Saturday, November 05, 2011
Yesterday, I submitted the following op-ed piece to my local newspaper. I don't know yet if it will be published there. But it is published here. ;)
When my 17-year-old son visited me in Jacksonville last month over Columbus Day weekend, I had several "activities" lined up for him on his visit. The first and most important was to accompany me to the inaugural General Assembly of the first Occupy Jacksonville meetup in Hemming Plaza.
I was (and am) proud to have had my son by my side that day. I wanted him to see democracy in action. And that's exactly what we experienced, together, along with upwards of 300 other concerned Jacksonville residents.
Some might suggest that if I wanted my son to see democracy in action, I should perhaps take him to Washington, DC. But unfortunately, "democracy in action" is not the order of the day any more in Washington (to the extent it ever was). Mostly what happens in Washington these days are closed-door meetings between government officials and their corporate sponsors, the big-dollar lobbyists.
To call the Occupy Movement "democracy in action" might seem premature, or even delusional, depending on your political bent. After all, protesters in a public park don't sign laws into existence. Protesters balance no budgets, create no legislation, add no earmarks.
They do something far more important, though. They change the nature of political discourse in this country, one conversation at a time.
Naysayers are fond of criticizing the Occupy Movement as having no demands and (more to the point) being utterly powerless to bring about concrete change in Washington. And yet, on November 1, six U.S. Senators (Tom Udall of New Mexico, Michael Bennett of Colorado, Tom Harkin of Indiana, Dick Durbin of Illinois, Chuck Schumer of New York, Sheldon Whitehouse of Rhode Island, and Jeff Merkely of Oregon) introduced a Constitutional amendment that would effectively overturn the Supreme Court's Citizens United v. Federal Election Commission decision, thereby restoring the ability of Congress (and the states) to properly regulate the campaign finance system.
Getting the Citizens United decision nullified has been one of the most avidly advocated reforms of the Occupy Movement, not just in New York but in all venues where the movement exists. Placards and signs denouncing the 2010 Supreme Court decision (a decision that effectively opened the door to unlimited corporate and special-interest spending in elections, treating corporations as ordinary citizens) can be found at any Occupy rally, including the rallies that have been occurring in Jacksonville since October 8.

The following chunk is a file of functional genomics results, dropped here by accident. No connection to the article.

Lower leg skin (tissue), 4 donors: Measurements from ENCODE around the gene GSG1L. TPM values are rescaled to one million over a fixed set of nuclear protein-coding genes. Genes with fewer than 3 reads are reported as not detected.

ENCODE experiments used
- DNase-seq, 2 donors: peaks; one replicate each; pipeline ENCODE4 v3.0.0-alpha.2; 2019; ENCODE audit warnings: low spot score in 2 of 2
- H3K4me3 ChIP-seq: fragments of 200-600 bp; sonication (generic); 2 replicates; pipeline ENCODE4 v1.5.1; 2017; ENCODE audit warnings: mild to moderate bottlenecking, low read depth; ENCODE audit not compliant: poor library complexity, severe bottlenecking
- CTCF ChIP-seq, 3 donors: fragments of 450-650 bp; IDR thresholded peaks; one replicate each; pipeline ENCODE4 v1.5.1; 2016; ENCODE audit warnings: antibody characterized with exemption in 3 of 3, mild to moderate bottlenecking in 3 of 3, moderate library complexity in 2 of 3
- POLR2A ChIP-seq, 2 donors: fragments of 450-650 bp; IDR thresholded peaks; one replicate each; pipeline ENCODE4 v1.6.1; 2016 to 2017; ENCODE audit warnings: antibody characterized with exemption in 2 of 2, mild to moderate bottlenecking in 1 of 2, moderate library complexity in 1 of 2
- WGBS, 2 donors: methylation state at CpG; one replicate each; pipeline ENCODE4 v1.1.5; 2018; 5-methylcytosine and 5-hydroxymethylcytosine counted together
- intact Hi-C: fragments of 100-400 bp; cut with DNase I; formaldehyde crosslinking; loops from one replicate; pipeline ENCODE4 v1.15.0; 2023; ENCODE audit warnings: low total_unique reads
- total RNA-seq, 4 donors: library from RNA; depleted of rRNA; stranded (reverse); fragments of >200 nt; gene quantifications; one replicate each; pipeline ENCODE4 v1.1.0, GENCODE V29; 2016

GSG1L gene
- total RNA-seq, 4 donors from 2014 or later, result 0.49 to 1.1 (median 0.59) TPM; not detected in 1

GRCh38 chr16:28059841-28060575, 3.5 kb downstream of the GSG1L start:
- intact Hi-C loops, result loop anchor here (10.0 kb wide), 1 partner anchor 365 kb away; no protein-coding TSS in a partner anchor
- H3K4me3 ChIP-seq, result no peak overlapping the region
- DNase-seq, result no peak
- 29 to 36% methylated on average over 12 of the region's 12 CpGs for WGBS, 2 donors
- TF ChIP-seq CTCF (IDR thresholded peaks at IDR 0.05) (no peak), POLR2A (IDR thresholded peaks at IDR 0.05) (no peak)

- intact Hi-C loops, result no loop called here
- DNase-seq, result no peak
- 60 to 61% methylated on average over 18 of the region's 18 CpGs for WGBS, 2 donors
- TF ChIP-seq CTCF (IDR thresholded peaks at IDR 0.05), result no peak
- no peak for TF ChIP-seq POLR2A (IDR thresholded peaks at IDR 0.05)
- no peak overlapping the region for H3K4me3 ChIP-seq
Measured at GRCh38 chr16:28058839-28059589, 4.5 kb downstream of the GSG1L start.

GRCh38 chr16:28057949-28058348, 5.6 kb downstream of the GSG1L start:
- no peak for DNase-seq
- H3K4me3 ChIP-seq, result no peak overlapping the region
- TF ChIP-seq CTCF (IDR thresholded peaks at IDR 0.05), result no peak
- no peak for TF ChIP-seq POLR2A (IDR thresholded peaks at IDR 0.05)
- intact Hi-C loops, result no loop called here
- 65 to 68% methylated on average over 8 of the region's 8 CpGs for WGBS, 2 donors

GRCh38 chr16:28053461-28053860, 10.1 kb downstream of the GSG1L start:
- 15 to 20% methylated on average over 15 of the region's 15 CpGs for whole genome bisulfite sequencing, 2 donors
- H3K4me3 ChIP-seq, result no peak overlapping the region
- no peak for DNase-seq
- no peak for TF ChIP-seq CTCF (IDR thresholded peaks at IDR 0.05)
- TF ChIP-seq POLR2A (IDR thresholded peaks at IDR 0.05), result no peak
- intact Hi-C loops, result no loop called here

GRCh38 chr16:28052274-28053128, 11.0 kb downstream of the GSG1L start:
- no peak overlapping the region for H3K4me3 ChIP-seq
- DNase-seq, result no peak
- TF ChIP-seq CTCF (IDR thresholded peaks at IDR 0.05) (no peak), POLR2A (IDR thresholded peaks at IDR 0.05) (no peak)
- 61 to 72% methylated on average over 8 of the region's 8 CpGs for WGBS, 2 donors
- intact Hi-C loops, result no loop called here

Following the Supreme Court's January 21, 2010 decision, there was a national outcry. President Barack Obama himself said that the decision "gives the special interests and their lobbyists even more power in Washington — while undermining the influence of average Americans who make small contributions to support their preferred candidates." Obama would eventually say in his weekly radio address that "this ruling strikes at our democracy itself" and "I can't think of anything more devastating to the public interest."
The controversy over the ruling quickly died down, however, and from January 2010 to September 2011, there was no further action on the matter.
But then a curious thing happened.
Following on the heels of the Arab Spring uprisings, a protest called Occupy Wall Street began in lower Manhattan. With startling alacrity, what began as a modest public gathering in an obscure park in New York spread to become a nationwide phenomenon involving (by some counts) as many as a thousand cities, here and abroad.
Much uncertainty lies ahead. What can be said with certainty, however, is that the Occupy movement, for all its supposed disorganization and lack of goals, has (in a few short weeks) fundamentally changed the nature of political debate in the United States. What was previously unthinkable (e.g., a Constitutional amendment overthrowing the Supreme Court's Citizens United decision) is now not only thinkable, but front-and-center in Congress.
I'm proud to have brought my son to Occupy Jacksonville. I'm proud of what the Occupy movement has done, and will do. As we're fond of chanting in our marches: this is what democracy looks like.